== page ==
ATLANTA (AP) - Federal investigators were working through the weekend to start determining what caused a pedestrian bridge being
built high above an Atlanta park to collapse, killing one man and leaving 11 other workers hospitalized, seven in intensive care.
Contractors were pouring concrete on the "canopy walk" at the Atlanta Botanical Garden when it crumbled Friday morning, sending workers hurtling up to 40 feet to the forest below. The U.S. Department of Labor's Occupational Safety and Health Administration was investigating Saturday, but spokesman Mike Wald said it could take months to determine what happened.
The 30-acre garden, which is adjacent to Atlanta's popular Piedmont Park north of downtown, will stay closed through the weekend out of respect for the workers and their families, according to a statement on the Garden's Web site. It is set to reopen Monday.
The Web site describes the collapsed skyway as the "only canopy level pathway of its kind in the U.S." Rising to four stories high, it was to be supported by a system of cable wires "designed to hold the structure firm and steady without impacting tree roots."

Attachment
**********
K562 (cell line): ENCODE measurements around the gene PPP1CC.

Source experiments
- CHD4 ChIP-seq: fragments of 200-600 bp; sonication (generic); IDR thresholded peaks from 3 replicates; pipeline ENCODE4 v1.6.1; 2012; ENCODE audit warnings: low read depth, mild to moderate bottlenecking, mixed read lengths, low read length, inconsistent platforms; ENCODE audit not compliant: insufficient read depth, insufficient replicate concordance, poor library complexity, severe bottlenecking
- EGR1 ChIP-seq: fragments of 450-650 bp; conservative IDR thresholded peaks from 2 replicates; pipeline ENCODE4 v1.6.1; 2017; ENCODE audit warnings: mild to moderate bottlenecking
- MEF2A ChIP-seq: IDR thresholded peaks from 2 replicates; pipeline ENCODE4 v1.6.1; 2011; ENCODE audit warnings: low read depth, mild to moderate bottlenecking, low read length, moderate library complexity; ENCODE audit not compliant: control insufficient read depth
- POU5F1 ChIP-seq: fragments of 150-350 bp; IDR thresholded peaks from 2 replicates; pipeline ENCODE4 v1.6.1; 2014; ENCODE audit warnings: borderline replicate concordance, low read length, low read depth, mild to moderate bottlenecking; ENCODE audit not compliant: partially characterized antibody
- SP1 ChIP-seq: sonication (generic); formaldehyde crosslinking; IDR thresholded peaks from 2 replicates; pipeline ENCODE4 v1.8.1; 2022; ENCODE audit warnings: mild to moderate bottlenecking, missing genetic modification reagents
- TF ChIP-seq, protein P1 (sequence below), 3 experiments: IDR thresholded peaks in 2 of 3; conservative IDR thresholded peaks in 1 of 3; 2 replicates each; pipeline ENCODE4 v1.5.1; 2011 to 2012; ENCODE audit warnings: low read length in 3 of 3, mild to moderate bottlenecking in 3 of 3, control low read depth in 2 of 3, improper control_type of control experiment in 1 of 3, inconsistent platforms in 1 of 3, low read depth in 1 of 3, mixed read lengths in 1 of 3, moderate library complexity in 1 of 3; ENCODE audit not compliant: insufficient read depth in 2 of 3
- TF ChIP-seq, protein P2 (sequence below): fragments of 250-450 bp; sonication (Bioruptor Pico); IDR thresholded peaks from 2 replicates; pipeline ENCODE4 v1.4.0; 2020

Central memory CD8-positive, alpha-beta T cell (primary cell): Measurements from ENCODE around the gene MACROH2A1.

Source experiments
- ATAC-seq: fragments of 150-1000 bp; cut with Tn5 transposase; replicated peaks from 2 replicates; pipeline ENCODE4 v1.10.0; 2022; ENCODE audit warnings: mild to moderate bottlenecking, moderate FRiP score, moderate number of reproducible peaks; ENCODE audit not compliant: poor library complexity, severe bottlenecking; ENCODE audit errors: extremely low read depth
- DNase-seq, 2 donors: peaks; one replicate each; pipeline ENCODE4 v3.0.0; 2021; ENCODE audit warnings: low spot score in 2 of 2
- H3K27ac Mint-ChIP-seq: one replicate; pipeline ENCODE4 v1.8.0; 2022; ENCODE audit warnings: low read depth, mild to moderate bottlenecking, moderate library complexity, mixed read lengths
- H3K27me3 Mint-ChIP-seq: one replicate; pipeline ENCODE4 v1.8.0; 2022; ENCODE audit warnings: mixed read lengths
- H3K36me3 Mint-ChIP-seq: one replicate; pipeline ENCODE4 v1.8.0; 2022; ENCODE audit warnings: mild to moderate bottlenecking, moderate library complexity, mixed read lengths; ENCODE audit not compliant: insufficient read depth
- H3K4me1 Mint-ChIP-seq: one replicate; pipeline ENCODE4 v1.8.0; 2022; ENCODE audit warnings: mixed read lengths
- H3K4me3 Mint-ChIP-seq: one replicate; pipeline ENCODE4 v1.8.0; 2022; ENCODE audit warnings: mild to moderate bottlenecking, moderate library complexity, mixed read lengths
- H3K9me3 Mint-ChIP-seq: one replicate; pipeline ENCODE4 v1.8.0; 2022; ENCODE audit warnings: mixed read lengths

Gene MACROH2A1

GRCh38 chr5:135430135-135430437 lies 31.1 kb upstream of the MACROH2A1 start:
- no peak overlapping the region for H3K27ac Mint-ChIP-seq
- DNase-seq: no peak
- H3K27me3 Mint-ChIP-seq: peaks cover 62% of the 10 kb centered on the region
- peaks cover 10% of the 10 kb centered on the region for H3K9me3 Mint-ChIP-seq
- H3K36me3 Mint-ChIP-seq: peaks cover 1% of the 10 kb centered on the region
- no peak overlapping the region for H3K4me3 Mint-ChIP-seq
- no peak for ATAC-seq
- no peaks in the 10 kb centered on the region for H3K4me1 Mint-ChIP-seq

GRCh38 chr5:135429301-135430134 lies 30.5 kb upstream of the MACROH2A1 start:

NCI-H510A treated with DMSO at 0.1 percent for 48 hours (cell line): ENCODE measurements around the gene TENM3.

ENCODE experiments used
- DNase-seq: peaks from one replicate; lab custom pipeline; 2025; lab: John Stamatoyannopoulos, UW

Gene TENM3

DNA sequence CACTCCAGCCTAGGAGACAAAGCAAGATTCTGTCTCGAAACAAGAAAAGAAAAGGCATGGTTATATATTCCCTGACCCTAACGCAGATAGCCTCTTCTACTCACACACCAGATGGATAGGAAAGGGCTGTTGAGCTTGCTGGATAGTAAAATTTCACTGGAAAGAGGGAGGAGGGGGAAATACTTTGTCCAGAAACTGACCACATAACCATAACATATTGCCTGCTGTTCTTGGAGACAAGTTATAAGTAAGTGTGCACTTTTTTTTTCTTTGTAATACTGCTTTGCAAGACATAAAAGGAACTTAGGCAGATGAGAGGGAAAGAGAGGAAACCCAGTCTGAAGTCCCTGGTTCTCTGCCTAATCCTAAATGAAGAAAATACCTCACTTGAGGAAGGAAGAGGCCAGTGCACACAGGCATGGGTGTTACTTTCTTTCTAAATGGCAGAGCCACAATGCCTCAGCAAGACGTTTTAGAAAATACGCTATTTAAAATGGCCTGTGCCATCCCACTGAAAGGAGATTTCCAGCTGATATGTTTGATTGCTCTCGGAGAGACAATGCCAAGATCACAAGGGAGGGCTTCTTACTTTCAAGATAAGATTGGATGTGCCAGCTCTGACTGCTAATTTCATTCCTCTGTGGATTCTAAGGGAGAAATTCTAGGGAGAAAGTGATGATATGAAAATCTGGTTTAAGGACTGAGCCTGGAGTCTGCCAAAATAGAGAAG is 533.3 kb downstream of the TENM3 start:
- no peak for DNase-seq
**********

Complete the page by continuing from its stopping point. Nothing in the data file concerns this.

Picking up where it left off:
Meanwhile, Hardin Construction, the contractor for the project, has held meetings about how and if the bridge building would continue, said company spokeswoman Barkley Russell.
"Our focus continues to be with the workers and their families and we are offering continuing support and assistance," Russell said in an e-mailed statement.
Killed in the collapse was 66-year-old Angel Chupin of Marietta, according to the Fulton County Medical Examiner's Office. Eighteen
men were injured. Of the 16 treated at Grady Memorial Hospital, five had been discharged by midday Saturday. Two others were treated and released at another hospital.
Grady spokeswoman Frankie Smith declined to release the conditions of the 11 still hospitalized, but some had suffered serious head and spinal injuries. Smith said the remaining patients and their families did not want to do any media interviews over the weekend.
Hardin's spokeswoman Russell also addressed media reports that Hardin had received three OSHA safety citations.
"The three citations mentioned in the media span a 10-year period in which Hardin has completed over 50 million square feet of space and over 250 projects," the statement says.
The statement said all contractors on the garden project attend weekly safety meetings.
(Copyright 2008 by The Associated Press. All Rights Reserved.)